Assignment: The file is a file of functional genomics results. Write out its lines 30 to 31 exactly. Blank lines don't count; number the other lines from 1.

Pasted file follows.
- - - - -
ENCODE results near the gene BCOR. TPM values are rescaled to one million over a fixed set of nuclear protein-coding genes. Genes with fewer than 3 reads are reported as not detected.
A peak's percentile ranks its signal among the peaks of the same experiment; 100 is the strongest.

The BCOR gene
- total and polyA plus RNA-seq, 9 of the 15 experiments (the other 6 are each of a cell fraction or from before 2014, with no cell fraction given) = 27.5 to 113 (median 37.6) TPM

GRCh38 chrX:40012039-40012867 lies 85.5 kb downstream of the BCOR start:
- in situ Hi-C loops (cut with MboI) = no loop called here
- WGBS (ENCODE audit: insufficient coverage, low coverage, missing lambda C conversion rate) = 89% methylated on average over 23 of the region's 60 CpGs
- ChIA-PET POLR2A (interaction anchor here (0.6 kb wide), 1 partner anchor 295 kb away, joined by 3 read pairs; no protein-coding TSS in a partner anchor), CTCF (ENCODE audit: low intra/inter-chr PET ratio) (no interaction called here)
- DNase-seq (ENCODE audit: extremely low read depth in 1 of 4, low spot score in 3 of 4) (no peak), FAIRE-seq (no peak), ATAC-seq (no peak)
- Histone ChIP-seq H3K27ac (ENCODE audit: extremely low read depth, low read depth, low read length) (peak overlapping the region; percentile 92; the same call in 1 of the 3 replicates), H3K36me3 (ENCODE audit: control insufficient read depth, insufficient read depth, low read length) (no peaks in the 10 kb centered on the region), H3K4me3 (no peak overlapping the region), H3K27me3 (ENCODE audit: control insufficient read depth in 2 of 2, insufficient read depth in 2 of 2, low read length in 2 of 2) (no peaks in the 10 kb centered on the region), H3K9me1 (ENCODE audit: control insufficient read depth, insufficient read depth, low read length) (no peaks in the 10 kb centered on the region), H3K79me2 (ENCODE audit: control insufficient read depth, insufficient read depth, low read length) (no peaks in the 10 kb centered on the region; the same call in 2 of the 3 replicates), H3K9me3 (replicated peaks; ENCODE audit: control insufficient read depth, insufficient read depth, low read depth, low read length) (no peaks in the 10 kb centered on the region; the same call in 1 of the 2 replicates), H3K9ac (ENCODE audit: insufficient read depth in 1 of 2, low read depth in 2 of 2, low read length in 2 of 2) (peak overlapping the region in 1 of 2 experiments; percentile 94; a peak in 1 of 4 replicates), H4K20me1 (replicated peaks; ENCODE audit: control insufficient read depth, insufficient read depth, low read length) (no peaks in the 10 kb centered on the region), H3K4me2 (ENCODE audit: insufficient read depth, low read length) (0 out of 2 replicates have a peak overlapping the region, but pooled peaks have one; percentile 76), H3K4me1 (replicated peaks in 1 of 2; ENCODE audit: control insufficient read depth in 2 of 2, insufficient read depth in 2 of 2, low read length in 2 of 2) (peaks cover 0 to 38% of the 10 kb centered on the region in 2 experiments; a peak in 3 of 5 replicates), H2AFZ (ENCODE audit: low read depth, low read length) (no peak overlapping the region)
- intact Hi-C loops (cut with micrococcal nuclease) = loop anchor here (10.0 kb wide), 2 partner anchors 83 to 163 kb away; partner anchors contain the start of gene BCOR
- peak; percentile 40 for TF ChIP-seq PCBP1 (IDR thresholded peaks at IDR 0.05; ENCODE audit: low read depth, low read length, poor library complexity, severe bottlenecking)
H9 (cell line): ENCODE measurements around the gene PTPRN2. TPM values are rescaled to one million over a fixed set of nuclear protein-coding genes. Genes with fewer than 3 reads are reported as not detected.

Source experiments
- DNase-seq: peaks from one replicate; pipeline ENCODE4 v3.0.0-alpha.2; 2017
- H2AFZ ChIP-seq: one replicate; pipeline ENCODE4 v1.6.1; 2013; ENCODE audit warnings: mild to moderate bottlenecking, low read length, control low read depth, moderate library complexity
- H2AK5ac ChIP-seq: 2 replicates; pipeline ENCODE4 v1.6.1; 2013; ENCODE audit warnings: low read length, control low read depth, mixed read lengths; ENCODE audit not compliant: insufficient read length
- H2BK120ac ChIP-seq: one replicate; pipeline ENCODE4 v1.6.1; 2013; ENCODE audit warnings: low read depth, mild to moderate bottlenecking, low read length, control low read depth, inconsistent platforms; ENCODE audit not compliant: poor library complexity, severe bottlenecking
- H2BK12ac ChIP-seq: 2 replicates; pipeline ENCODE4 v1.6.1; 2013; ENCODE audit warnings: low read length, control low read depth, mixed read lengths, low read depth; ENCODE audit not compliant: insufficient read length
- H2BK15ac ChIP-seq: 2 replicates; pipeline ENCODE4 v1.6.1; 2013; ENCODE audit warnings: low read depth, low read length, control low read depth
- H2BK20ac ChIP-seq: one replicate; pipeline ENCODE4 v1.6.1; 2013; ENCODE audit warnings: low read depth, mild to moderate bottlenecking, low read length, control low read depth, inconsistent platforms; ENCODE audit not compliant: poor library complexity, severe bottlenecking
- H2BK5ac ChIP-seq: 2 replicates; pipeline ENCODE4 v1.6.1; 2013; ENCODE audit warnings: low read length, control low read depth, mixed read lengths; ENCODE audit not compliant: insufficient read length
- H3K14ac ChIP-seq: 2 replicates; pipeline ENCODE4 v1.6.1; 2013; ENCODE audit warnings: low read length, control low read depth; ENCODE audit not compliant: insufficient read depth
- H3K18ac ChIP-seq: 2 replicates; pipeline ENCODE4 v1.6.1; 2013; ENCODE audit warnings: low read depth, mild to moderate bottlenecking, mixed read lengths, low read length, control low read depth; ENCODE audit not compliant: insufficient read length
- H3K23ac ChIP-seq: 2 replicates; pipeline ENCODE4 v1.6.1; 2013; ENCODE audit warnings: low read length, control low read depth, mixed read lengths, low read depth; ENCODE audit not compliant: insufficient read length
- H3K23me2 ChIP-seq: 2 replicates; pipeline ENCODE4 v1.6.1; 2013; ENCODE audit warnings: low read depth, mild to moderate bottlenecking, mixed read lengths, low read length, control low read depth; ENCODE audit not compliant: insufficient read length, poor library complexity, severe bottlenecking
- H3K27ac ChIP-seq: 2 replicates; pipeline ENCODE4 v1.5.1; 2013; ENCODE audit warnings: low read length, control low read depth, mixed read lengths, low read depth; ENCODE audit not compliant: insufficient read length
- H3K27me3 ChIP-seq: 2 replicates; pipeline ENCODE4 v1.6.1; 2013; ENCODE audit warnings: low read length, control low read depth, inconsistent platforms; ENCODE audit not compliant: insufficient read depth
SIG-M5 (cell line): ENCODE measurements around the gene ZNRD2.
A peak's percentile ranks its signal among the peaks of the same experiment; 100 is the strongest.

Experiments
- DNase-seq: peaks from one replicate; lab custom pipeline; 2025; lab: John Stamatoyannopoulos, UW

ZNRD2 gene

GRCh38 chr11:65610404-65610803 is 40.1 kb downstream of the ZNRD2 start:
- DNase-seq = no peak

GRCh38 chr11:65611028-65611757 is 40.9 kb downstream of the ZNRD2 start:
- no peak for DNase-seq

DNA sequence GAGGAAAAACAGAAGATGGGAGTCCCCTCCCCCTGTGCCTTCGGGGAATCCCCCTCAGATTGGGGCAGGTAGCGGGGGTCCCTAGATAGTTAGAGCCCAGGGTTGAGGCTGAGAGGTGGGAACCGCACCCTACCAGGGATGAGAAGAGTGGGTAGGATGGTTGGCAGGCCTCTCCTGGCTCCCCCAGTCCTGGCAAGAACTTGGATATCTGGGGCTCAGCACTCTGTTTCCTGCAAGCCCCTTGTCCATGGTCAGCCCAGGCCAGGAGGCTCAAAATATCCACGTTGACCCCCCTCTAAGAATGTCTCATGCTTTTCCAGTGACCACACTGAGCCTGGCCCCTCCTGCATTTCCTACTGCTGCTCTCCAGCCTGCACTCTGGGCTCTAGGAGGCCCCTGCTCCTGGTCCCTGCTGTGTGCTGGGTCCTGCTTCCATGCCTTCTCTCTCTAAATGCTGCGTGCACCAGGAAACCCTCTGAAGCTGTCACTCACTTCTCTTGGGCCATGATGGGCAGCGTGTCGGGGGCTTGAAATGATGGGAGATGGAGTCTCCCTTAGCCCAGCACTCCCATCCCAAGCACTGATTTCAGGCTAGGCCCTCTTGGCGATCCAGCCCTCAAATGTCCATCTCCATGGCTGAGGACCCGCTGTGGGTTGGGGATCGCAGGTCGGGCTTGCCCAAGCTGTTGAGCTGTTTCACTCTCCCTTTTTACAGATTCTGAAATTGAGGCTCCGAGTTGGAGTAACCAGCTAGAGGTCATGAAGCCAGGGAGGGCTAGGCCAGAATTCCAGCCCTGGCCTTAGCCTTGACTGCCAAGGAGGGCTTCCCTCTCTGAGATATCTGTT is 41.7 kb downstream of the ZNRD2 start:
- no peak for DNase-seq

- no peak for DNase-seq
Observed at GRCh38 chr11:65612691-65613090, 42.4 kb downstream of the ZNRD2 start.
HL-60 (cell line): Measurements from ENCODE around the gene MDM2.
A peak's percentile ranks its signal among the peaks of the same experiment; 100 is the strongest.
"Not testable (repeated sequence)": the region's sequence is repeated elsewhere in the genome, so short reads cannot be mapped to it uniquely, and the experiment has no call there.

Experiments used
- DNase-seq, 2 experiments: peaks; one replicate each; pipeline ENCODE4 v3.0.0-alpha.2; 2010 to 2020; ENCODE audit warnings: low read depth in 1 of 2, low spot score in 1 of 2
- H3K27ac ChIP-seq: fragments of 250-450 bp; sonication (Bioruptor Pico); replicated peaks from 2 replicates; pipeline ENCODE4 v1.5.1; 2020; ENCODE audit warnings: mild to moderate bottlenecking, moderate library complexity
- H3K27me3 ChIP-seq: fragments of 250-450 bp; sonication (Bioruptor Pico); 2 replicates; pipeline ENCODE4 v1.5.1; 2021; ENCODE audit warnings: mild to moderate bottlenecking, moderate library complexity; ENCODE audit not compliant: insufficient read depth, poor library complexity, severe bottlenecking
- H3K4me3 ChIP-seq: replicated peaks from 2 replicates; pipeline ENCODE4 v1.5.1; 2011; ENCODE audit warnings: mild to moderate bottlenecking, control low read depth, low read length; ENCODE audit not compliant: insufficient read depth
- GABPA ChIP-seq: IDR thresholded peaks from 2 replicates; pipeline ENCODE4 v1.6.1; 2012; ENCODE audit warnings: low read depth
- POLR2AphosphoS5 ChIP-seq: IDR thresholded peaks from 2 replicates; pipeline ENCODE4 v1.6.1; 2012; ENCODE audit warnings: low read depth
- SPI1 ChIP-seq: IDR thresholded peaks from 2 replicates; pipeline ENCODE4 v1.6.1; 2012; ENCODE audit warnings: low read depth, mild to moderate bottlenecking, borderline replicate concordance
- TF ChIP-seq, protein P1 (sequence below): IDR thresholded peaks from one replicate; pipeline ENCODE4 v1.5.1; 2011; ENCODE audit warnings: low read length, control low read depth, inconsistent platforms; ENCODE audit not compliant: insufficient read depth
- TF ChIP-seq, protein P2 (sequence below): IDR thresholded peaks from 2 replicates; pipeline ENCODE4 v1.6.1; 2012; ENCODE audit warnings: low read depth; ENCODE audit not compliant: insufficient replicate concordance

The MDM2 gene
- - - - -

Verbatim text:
A peak's percentile ranks its signal among the peaks of the same experiment; 100 is the strongest.

Experiments